When Lot’s wife turns back to look at the city of Sodom, she is turned into a pillar of salt (Gen. 19:26), a story Jesus refers to when describing the day of his coming (Luke 17:32). Moses warns the Israelites that if they break God’s covenant, their land will be “burned out with brimstone and salt, nothing sown and nothing growing, where no plant can sprout” (Deut. 29:23). When Gideon’s son Abimelech tries to set himself up as king of Israel, the men of Shechem rebel against him, and he responds by razing the city and sowing it with salt (Judg. 9:45). The psalmist describes God turning “a fruitful land into a salty waste, because of the evil of its inhabitants” (Ps. 107:34). Jesus himself, in one of the fiercest judgment paragraphs in the Gospels, says simply that “everyone will be salted with fire” (Mark 9:49). Salt, in the ancient Near East, was used to express judgment upon evil.
There are more scriptural references to salt being used in judgment or destruction than to any of the other purposes.
There’s a sense in which disciples have the same purpose. God scatters salty Christians into the world as a way of judging evil, destroying wickedness, and preventing lust or greed or murder or injustice from taking root. The very existence of the church, preaching and living out the gospel, proclaims judgment against the enemies of God and serves as what Paul calls “a clear sign to them of their destruction” (Phil. 1:28); this may be why Jesus says we are the salt of the earth immediately after describing the persecution we will face if we follow him. Frequently, of course, the church has failed to live this way and has been an accelerator of worldly evil, not a brake. But Jesus knew that would happen.
That’s why almost all his words of judgment are directed to the people of God rather than the unbelieving world. We need to be salted too.
Several ancient civilizations used salt as a fertilizer for the soil, and depending on the conditions, it could help the earth retain water, make fields easier to plow, release minerals for plants, kill weeds, protect crops from disease, stimulate growth, and increase yields. The reason this matters is that Jesus specifically describes his people as the salt of the earth, which in a rural, farming culture would have been significant.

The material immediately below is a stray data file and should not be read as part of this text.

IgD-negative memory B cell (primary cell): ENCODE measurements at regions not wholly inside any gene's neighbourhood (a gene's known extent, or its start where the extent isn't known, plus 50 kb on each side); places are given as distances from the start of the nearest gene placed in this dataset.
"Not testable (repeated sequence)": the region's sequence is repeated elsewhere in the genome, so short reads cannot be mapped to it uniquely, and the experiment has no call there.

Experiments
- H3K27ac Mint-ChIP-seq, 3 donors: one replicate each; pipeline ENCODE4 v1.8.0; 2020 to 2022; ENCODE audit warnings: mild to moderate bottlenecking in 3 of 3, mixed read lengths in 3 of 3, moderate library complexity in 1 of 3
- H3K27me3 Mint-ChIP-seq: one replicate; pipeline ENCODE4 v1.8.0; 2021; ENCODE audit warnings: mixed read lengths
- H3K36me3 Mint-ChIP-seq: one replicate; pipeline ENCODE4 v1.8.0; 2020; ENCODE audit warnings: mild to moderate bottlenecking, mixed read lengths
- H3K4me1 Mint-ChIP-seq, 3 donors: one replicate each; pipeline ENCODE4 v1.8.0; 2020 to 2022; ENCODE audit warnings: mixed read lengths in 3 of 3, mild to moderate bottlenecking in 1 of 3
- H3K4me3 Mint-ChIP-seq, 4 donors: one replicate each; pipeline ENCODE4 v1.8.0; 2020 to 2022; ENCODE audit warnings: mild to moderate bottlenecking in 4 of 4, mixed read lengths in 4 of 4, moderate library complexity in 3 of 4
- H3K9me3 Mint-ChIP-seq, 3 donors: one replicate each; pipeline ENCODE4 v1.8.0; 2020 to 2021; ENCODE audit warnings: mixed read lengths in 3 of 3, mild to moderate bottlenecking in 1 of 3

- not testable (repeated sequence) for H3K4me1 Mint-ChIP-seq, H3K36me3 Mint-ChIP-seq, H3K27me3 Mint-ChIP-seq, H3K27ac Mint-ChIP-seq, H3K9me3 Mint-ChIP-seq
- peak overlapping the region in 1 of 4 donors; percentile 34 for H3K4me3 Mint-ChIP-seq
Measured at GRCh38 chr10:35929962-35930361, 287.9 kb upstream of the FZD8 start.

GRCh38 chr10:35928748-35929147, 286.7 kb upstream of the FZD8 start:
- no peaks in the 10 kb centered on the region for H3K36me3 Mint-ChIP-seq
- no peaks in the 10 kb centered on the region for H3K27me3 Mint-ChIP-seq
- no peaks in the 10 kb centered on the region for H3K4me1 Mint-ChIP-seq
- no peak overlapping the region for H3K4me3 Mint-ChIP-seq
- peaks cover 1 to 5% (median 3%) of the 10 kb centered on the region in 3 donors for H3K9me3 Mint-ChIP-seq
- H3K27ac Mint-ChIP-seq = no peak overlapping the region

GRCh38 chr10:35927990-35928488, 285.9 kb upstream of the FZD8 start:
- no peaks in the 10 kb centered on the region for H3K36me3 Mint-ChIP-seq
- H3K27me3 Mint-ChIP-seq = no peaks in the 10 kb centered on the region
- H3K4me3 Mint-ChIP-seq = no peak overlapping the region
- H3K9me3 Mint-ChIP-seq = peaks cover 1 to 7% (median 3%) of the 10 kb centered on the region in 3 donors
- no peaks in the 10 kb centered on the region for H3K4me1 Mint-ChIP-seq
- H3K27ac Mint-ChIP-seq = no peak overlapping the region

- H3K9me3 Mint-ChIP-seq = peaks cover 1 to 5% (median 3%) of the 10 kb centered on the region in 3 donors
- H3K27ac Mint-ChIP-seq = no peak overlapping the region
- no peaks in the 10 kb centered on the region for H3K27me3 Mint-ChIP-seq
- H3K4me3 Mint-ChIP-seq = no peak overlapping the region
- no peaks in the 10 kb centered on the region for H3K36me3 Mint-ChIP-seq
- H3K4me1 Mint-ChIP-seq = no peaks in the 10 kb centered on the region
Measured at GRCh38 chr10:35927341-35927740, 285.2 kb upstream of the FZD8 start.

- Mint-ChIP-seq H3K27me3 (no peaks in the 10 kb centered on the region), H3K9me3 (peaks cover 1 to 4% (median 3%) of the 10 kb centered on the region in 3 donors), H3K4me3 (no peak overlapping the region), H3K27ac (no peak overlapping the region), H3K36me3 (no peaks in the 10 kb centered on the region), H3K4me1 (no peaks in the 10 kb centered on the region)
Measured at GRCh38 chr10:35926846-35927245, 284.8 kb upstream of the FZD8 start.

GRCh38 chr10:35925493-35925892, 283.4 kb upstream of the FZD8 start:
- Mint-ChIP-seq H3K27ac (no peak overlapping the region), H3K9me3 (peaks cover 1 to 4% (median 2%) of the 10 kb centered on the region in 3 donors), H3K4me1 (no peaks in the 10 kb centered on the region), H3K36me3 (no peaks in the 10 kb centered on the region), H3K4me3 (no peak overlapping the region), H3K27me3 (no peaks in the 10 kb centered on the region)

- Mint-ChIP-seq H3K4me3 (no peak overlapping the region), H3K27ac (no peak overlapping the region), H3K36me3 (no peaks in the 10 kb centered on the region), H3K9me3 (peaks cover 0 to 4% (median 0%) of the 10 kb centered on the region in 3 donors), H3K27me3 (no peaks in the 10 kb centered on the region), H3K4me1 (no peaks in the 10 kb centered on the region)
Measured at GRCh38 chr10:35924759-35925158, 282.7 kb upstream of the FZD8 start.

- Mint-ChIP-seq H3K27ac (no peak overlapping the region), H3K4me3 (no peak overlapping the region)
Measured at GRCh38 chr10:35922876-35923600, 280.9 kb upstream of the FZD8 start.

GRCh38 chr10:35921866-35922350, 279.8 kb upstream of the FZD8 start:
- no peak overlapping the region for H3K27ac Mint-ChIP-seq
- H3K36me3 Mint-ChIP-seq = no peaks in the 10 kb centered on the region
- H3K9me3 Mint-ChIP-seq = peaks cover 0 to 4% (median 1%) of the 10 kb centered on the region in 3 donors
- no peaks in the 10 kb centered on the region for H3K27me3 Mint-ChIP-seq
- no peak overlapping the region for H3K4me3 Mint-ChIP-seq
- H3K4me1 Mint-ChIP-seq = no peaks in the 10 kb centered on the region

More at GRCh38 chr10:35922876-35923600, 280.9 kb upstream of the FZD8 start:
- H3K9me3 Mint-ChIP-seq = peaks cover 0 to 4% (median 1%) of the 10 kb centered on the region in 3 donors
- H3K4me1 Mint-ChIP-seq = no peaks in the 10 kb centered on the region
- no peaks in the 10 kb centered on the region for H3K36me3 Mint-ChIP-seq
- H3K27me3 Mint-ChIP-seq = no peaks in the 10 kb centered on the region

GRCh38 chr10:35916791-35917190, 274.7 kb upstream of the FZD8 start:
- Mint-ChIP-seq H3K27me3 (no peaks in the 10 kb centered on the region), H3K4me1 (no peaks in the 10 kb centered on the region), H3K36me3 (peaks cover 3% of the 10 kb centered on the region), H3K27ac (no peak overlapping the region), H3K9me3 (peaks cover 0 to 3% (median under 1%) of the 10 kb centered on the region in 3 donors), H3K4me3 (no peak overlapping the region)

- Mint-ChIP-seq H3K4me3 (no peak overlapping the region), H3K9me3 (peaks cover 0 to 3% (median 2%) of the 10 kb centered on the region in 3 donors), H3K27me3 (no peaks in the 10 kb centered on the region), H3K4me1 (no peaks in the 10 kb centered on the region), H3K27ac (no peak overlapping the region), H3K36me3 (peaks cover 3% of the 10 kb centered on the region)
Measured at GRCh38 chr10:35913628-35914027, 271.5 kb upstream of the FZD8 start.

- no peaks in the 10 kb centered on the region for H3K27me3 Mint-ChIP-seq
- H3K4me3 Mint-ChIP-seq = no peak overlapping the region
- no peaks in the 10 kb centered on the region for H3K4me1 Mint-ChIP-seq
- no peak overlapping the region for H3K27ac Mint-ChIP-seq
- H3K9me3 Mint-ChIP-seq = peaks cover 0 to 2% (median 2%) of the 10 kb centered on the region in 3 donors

Disciples are fertilizers. We’re meant to be in those places where conditions are challenging and life is hard. We are sent to enrich the soil, kill weeds, protect against disease, and stimulate growth, and as we scatter, life springs up in unexpected places. Barren lands become fruitful. When the people of God are redeemed, as the prophet says, “the wilderness and the dry land shall be glad; the desert shall rejoice and blossom like the crocus” (Isa. 35:1).
So when Jesus said we are the salt of the earth, what did he mean? Did he mean that God will use us for flavoring, preserving, sacrificing, destroying, or fertilizing? In a word, yes. If people tell you that it’s about only one of those things, by all means hear them out. But take it with a pinch of salt.
This is adapted from Andrew Wilson’s God of All Things: Rediscovering the Sacred in an Everyday World (Zondervan, 2021).